I have read somewhere that in SQL injection attacks the attackers use such keywords into application entry points. Whats the purpose of doing this?
AND 1=0 always evaluates to
false and therefore the query always returns an empty set, e.g. if the SQL fragment in the application is
SELECT * FROM users WHERE username = '<placeholder>'
then I can turn this query to
SELECT * FROM users WHERE username = 'admin' AND 1=0 --'
admin' AND 1=0 -- as value for the placeholder.
I can now insert a second statement which is executed instead of the intended one, e.g.
SELECT * FROM users WHERE username = 'admin' AND 1=0; TRUNCATE TABLE users; --'
Here I will empty the table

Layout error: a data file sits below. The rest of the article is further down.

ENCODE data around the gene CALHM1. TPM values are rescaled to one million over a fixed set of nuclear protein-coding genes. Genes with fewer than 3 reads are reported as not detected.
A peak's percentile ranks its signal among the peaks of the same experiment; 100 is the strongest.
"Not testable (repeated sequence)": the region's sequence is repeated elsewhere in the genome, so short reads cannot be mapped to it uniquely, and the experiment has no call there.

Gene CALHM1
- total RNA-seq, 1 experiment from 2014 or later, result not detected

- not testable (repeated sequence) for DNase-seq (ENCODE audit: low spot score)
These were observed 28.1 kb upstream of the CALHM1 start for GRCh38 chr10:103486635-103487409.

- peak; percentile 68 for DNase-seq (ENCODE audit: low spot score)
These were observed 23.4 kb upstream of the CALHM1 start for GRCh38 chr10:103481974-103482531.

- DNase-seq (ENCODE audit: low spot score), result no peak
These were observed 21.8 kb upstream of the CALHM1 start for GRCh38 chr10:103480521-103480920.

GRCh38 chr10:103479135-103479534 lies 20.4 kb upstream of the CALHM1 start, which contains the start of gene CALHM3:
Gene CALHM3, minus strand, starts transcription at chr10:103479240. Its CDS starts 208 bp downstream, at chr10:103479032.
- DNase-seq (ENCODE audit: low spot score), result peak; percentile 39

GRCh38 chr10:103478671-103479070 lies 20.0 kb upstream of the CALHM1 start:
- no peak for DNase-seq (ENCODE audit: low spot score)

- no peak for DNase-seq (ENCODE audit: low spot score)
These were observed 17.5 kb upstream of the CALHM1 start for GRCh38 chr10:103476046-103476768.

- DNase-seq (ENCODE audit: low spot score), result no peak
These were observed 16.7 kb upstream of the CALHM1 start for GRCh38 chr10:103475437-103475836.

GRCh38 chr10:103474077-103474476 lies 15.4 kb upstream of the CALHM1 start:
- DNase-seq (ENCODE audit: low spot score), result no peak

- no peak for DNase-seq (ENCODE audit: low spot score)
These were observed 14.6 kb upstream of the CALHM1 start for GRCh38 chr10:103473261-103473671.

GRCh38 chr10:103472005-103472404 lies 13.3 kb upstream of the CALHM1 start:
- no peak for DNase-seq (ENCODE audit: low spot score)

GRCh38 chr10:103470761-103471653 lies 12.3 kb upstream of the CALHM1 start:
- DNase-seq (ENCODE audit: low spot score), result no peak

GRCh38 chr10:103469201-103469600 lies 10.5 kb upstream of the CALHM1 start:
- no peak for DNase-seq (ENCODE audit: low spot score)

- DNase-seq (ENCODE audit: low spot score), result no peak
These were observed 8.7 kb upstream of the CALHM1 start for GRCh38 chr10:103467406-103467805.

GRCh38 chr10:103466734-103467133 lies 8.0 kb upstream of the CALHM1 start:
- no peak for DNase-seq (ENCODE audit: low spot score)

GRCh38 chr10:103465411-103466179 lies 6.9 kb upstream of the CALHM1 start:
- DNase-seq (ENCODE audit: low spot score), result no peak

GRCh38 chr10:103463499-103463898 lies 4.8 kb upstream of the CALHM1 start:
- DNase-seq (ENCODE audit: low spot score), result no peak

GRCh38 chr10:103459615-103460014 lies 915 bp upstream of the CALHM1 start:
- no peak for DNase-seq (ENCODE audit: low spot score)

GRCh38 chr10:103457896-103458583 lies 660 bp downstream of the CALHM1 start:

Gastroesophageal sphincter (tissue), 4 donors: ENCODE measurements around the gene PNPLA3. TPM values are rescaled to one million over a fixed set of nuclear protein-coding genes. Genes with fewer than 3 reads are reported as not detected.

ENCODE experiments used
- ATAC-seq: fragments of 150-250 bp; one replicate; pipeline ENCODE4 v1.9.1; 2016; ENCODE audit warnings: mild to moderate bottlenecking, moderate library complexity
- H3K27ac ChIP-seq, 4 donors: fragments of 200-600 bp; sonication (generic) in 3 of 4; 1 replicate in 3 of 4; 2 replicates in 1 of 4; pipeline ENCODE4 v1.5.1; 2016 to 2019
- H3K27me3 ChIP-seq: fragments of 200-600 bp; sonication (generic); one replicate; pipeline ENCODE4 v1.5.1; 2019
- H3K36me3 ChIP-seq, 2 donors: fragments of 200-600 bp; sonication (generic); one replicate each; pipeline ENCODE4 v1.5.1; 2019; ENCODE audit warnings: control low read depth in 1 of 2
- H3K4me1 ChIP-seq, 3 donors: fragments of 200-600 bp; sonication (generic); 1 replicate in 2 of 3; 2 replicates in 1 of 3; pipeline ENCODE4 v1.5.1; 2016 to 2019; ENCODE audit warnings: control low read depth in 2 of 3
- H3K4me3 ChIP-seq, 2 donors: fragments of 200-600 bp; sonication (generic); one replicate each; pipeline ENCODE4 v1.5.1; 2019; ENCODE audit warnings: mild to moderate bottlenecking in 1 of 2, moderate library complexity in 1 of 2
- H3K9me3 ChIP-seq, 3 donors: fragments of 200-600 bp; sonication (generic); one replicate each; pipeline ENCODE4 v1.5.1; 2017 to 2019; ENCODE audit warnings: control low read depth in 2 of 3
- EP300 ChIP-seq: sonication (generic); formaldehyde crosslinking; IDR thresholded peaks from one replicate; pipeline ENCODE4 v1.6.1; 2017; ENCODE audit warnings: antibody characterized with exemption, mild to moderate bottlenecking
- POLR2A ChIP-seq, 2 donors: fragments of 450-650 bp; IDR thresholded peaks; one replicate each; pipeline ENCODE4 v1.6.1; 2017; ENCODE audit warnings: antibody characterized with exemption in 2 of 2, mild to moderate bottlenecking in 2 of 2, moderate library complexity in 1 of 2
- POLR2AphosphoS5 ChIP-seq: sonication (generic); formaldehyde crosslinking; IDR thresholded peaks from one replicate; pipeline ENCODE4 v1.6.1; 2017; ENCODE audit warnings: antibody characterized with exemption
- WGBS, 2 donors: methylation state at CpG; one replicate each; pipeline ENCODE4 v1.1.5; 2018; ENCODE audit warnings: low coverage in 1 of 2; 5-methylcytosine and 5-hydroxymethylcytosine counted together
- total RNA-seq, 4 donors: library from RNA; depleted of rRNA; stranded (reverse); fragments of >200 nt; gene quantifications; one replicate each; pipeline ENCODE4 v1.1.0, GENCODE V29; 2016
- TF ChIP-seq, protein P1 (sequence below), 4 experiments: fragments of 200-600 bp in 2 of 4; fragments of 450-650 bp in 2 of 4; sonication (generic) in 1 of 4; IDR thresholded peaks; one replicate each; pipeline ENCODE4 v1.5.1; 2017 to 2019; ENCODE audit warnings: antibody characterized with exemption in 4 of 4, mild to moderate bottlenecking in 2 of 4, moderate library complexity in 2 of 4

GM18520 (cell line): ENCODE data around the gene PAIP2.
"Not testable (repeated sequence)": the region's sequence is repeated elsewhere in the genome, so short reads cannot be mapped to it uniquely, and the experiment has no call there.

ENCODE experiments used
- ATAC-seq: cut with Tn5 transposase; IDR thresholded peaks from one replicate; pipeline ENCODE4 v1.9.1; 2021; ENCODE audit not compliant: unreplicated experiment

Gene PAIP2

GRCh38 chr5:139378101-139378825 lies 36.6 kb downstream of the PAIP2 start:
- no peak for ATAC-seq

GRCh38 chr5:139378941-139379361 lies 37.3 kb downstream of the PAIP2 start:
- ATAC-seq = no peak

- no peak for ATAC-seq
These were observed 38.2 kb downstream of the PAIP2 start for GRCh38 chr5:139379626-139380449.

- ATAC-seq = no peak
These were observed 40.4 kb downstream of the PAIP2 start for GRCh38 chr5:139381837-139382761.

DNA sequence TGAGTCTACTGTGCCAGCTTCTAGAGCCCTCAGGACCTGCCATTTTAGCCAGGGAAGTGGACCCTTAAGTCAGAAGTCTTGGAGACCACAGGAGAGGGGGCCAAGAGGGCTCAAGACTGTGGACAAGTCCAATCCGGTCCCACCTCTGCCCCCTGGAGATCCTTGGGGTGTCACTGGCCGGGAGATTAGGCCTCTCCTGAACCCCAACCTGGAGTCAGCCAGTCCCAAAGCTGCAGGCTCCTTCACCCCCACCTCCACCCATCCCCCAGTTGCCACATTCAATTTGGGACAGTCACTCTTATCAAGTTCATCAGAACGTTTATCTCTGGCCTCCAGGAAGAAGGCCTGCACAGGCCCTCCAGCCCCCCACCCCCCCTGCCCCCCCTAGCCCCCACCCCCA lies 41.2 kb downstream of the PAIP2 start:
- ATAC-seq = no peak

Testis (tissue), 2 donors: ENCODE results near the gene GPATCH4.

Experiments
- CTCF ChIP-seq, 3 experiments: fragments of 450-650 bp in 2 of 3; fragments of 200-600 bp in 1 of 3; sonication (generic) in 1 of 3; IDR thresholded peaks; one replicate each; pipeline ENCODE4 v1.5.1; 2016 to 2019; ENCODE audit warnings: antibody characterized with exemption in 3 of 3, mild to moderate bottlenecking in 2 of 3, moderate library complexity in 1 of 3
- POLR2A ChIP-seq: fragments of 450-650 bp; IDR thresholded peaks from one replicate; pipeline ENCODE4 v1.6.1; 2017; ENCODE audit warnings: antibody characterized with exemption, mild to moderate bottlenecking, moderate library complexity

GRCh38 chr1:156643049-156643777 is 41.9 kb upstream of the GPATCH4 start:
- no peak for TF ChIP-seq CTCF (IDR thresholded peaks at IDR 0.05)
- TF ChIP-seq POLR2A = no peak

users as attack.
Another thing used is
OR 1=1 which always evaluated to
true. This is used to query a whole table and eliminate the where-caluse completely, e.g.
SELECT * FROM users WHERE username = 'admin' OR 1=1 --'
This is achieved by using
admin' OR 1=1 -- as the placeholder in the above example.
In this case the complete table
users will be returned.
1=0 is always false, so a clause containing
AND 1=0 will also always be false. This, like the always-true
OR 1=1, can be used to bypass the conditions in a
OR 1=1 variant is more generally useful (eg.
SELECT username WHERE userid=173 to get your username becomes
SELECT username WHERE userid=173 OR 1=1 to get every username on the system), but the
AND 1=0 variant can, for example, be used to bypass a "is this user already registered" check.